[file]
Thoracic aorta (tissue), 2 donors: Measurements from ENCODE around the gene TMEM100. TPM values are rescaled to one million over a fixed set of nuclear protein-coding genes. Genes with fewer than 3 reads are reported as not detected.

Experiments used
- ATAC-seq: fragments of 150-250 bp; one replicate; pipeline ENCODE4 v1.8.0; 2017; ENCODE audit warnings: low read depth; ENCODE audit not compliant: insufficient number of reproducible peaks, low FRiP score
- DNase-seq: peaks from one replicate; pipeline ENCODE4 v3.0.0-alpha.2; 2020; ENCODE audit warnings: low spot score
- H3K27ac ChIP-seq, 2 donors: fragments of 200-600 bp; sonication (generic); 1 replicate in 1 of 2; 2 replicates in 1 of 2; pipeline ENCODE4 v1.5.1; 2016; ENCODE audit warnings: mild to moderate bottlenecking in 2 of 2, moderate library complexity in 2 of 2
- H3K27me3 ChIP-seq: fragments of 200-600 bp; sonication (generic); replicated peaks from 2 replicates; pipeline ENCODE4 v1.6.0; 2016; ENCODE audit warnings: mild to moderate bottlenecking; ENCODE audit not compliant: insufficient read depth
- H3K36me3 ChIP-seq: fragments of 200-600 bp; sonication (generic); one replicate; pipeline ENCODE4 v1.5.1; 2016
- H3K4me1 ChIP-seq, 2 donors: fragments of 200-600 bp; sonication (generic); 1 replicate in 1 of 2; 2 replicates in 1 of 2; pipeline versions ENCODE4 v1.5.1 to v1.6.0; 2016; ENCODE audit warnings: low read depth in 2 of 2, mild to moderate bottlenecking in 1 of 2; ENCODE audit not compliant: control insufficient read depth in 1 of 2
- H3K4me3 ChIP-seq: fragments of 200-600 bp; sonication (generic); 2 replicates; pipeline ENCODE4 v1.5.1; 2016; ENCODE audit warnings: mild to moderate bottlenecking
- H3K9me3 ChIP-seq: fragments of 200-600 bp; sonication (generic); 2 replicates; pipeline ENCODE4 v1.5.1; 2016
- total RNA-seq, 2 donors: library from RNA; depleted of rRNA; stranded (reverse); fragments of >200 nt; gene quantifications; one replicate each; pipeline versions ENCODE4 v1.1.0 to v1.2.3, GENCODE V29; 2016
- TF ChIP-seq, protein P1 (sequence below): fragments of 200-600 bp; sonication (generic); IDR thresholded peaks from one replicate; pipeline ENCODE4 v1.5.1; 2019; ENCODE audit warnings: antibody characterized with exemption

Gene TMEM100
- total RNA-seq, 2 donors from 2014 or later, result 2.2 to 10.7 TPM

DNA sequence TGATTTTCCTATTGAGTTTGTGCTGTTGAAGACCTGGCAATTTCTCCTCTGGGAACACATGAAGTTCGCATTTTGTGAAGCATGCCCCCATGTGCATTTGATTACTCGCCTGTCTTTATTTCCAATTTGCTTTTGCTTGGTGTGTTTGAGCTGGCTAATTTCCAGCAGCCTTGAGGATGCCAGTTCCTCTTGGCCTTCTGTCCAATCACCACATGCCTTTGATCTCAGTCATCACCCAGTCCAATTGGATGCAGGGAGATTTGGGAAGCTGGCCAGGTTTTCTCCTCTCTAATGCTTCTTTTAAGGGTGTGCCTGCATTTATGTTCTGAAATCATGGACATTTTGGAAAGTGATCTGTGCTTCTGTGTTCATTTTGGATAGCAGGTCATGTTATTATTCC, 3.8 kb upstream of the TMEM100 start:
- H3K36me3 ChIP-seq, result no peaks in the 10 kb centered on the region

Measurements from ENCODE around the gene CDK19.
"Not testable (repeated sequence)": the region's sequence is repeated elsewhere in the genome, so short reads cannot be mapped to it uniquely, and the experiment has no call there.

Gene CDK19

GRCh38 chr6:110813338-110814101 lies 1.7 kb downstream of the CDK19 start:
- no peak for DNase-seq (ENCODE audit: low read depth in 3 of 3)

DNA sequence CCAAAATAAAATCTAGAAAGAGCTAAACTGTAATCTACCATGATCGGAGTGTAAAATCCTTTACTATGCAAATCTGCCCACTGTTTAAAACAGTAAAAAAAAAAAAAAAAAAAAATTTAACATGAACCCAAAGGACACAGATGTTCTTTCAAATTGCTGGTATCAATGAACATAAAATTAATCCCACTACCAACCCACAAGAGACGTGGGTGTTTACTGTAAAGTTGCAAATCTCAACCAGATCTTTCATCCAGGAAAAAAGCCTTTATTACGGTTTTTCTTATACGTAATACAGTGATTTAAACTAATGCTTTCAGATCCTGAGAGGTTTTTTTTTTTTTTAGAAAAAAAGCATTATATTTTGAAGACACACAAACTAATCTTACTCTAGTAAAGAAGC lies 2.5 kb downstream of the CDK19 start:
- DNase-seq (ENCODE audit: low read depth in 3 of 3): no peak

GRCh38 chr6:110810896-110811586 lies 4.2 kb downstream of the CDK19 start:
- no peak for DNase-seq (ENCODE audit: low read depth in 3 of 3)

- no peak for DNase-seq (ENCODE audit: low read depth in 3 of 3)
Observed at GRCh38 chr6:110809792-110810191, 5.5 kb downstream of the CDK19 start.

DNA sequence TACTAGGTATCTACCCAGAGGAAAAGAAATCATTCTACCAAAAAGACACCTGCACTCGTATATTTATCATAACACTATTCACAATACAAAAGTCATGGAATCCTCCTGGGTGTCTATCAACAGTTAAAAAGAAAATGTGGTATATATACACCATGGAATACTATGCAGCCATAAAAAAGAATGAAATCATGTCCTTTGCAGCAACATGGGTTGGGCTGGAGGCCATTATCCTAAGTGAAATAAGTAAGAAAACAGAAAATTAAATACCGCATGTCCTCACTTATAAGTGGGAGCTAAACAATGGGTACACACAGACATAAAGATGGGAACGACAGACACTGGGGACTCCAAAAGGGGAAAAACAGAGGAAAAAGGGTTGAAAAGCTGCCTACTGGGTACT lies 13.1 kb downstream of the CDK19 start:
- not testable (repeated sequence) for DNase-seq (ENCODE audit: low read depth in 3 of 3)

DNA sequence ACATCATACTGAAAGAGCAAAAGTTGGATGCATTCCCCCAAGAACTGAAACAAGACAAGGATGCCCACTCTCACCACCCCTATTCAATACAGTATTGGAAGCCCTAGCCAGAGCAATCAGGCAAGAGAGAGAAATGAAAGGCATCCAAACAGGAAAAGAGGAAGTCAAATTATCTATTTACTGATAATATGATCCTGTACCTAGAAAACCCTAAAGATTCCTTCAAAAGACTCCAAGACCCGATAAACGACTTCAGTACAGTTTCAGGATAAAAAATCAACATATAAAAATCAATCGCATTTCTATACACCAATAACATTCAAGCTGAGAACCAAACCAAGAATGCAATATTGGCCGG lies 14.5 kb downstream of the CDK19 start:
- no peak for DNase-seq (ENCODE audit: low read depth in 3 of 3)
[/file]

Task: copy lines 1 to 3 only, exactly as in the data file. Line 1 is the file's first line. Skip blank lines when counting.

Thoracic aorta (tissue), 2 donors: Measurements from ENCODE around the gene TMEM100. TPM values are rescaled to one million over a fixed set of nuclear protein-coding genes. Genes with fewer than 3 reads are reported as not detected.

Experiments used
- ATAC-seq: fragments of 150-250 bp; one replicate; pipeline ENCODE4 v1.8.0; 2017; ENCODE audit warnings: low read depth; ENCODE audit not compliant: insufficient number of reproducible peaks, low FRiP score